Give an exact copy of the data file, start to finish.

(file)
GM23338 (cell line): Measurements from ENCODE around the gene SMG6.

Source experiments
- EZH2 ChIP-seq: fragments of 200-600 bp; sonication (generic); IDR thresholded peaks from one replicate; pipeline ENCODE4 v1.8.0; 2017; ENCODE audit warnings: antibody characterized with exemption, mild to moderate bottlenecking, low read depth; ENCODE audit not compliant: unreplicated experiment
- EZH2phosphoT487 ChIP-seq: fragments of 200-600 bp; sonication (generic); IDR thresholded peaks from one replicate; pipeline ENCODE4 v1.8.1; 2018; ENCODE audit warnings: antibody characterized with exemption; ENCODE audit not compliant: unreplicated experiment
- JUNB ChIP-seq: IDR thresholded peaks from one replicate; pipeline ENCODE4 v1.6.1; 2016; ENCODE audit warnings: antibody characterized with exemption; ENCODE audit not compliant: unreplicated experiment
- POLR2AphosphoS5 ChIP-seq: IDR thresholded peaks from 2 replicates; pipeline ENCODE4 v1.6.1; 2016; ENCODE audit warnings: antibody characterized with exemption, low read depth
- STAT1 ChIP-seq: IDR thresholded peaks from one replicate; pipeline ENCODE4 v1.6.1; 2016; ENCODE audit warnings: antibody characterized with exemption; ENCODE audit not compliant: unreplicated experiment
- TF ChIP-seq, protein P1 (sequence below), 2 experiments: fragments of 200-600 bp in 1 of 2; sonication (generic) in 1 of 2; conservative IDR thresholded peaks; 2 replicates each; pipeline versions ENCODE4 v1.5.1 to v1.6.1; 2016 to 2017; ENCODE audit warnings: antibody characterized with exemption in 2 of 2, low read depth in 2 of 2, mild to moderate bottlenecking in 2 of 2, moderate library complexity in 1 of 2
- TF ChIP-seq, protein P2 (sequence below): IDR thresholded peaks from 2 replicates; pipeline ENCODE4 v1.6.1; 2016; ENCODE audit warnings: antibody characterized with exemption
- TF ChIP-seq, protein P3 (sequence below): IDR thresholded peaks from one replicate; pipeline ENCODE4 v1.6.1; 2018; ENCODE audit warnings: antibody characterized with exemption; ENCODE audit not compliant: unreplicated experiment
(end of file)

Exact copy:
GM23338 (cell line): Measurements from ENCODE around the gene SMG6.

Source experiments
- EZH2 ChIP-seq: fragments of 200-600 bp; sonication (generic); IDR thresholded peaks from one replicate; pipeline ENCODE4 v1.8.0; 2017; ENCODE audit warnings: antibody characterized with exemption, mild to moderate bottlenecking, low read depth; ENCODE audit not compliant: unreplicated experiment
- EZH2phosphoT487 ChIP-seq: fragments of 200-600 bp; sonication (generic); IDR thresholded peaks from one replicate; pipeline ENCODE4 v1.8.1; 2018; ENCODE audit warnings: antibody characterized with exemption; ENCODE audit not compliant: unreplicated experiment
- JUNB ChIP-seq: IDR thresholded peaks from one replicate; pipeline ENCODE4 v1.6.1; 2016; ENCODE audit warnings: antibody characterized with exemption; ENCODE audit not compliant: unreplicated experiment
- POLR2AphosphoS5 ChIP-seq: IDR thresholded peaks from 2 replicates; pipeline ENCODE4 v1.6.1; 2016; ENCODE audit warnings: antibody characterized with exemption, low read depth
- STAT1 ChIP-seq: IDR thresholded peaks from one replicate; pipeline ENCODE4 v1.6.1; 2016; ENCODE audit warnings: antibody characterized with exemption; ENCODE audit not compliant: unreplicated experiment
- TF ChIP-seq, protein P1 (sequence below), 2 experiments: fragments of 200-600 bp in 1 of 2; sonication (generic) in 1 of 2; conservative IDR thresholded peaks; 2 replicates each; pipeline versions ENCODE4 v1.5.1 to v1.6.1; 2016 to 2017; ENCODE audit warnings: antibody characterized with exemption in 2 of 2, low read depth in 2 of 2, mild to moderate bottlenecking in 2 of 2, moderate library complexity in 1 of 2
- TF ChIP-seq, protein P2 (sequence below): IDR thresholded peaks from 2 replicates; pipeline ENCODE4 v1.6.1; 2016; ENCODE audit warnings: antibody characterized with exemption
- TF ChIP-seq, protein P3 (sequence below): IDR thresholded peaks from one replicate; pipeline ENCODE4 v1.6.1; 2018; ENCODE audit warnings: antibody characterized with exemption; ENCODE audit not compliant: unreplicated experiment